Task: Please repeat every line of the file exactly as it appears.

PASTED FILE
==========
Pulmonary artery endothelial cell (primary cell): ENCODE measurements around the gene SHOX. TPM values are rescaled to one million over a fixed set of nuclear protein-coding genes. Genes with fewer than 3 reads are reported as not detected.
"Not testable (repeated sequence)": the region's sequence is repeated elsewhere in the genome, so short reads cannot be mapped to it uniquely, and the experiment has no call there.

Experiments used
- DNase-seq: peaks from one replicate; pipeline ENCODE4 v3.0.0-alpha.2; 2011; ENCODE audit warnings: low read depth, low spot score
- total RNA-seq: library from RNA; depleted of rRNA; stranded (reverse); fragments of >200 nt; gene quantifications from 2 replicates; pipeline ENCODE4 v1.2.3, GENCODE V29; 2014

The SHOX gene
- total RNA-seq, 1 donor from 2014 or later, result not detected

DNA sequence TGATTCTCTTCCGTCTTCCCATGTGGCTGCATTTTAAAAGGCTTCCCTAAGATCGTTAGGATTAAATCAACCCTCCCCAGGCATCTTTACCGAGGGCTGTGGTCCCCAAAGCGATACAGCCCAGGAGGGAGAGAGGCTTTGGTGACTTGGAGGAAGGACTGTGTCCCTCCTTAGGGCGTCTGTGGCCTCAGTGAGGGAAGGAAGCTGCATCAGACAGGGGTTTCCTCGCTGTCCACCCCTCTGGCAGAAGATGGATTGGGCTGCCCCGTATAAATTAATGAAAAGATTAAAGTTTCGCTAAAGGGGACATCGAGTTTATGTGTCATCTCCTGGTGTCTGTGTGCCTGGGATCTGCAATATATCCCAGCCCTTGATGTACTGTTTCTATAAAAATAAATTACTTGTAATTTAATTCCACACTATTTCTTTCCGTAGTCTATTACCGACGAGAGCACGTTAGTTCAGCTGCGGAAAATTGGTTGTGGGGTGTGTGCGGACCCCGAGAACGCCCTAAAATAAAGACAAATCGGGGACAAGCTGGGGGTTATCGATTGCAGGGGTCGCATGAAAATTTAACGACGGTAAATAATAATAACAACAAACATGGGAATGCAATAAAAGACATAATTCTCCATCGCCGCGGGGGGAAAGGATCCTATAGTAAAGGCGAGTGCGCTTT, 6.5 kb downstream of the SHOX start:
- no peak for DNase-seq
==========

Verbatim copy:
Pulmonary artery endothelial cell (primary cell): ENCODE measurements around the gene SHOX. TPM values are rescaled to one million over a fixed set of nuclear protein-coding genes. Genes with fewer than 3 reads are reported as not detected.
"Not testable (repeated sequence)": the region's sequence is repeated elsewhere in the genome, so short reads cannot be mapped to it uniquely, and the experiment has no call there.

Experiments used
- DNase-seq: peaks from one replicate; pipeline ENCODE4 v3.0.0-alpha.2; 2011; ENCODE audit warnings: low read depth, low spot score
- total RNA-seq: library from RNA; depleted of rRNA; stranded (reverse); fragments of >200 nt; gene quantifications from 2 replicates; pipeline ENCODE4 v1.2.3, GENCODE V29; 2014

The SHOX gene
- total RNA-seq, 1 donor from 2014 or later, result not detected

DNA sequence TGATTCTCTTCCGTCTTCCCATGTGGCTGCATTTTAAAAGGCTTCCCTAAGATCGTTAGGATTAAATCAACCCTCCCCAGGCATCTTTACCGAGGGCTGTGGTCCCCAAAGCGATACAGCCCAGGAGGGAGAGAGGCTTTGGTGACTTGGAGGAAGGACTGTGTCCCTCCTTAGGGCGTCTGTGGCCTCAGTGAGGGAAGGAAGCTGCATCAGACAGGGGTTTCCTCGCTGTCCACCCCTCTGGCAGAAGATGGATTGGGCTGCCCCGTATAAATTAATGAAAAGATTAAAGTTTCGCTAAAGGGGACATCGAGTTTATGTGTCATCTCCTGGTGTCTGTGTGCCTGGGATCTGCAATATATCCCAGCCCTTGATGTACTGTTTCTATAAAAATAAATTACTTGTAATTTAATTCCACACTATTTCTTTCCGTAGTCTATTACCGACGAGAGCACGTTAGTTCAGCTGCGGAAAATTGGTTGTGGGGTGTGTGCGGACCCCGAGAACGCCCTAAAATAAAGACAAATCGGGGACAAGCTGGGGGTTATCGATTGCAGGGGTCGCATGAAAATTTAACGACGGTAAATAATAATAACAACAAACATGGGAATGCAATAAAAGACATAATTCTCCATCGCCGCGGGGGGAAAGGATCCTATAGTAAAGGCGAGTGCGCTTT, 6.5 kb downstream of the SHOX start:
- no peak for DNase-seq